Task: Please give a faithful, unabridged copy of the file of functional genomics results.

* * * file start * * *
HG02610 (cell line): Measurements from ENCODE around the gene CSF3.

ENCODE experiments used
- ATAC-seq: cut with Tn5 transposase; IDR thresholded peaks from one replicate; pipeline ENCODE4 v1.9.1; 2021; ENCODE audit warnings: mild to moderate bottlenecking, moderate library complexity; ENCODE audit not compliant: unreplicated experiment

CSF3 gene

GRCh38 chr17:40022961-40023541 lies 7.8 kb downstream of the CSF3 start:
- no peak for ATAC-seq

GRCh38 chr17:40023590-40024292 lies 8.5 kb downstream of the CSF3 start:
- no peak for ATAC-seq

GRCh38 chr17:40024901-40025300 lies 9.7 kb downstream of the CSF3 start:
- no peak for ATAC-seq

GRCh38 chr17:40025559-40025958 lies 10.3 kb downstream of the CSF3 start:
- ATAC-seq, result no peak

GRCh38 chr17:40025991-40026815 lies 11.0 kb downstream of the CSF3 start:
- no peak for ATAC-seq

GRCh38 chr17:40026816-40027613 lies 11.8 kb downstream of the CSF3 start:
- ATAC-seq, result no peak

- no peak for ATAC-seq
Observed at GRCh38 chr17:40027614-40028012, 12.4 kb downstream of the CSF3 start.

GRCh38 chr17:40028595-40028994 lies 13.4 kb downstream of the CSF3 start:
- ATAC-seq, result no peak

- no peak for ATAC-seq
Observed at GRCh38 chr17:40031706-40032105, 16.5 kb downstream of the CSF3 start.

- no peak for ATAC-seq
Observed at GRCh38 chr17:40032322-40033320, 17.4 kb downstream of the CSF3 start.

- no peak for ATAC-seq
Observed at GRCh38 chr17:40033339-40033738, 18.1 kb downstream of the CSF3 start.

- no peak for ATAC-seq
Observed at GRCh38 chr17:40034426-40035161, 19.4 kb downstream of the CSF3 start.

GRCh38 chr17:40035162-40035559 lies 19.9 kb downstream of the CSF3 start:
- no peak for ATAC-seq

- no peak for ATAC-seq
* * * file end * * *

HG02610 (cell line): Measurements from ENCODE around the gene CSF3.

ENCODE experiments used
- ATAC-seq: cut with Tn5 transposase; IDR thresholded peaks from one replicate; pipeline ENCODE4 v1.9.1; 2021; ENCODE audit warnings: mild to moderate bottlenecking, moderate library complexity; ENCODE audit not compliant: unreplicated experiment

CSF3 gene

GRCh38 chr17:40022961-40023541 lies 7.8 kb downstream of the CSF3 start:
- no peak for ATAC-seq

GRCh38 chr17:40023590-40024292 lies 8.5 kb downstream of the CSF3 start:
- no peak for ATAC-seq

GRCh38 chr17:40024901-40025300 lies 9.7 kb downstream of the CSF3 start:
- no peak for ATAC-seq

GRCh38 chr17:40025559-40025958 lies 10.3 kb downstream of the CSF3 start:
- ATAC-seq, result no peak

GRCh38 chr17:40025991-40026815 lies 11.0 kb downstream of the CSF3 start:
- no peak for ATAC-seq

GRCh38 chr17:40026816-40027613 lies 11.8 kb downstream of the CSF3 start:
- ATAC-seq, result no peak

- no peak for ATAC-seq
Observed at GRCh38 chr17:40027614-40028012, 12.4 kb downstream of the CSF3 start.

GRCh38 chr17:40028595-40028994 lies 13.4 kb downstream of the CSF3 start:
- ATAC-seq, result no peak

- no peak for ATAC-seq
Observed at GRCh38 chr17:40031706-40032105, 16.5 kb downstream of the CSF3 start.

- no peak for ATAC-seq
Observed at GRCh38 chr17:40032322-40033320, 17.4 kb downstream of the CSF3 start.

- no peak for ATAC-seq
Observed at GRCh38 chr17:40033339-40033738, 18.1 kb downstream of the CSF3 start.

- no peak for ATAC-seq
Observed at GRCh38 chr17:40034426-40035161, 19.4 kb downstream of the CSF3 start.

GRCh38 chr17:40035162-40035559 lies 19.9 kb downstream of the CSF3 start:
- no peak for ATAC-seq

- no peak for ATAC-seq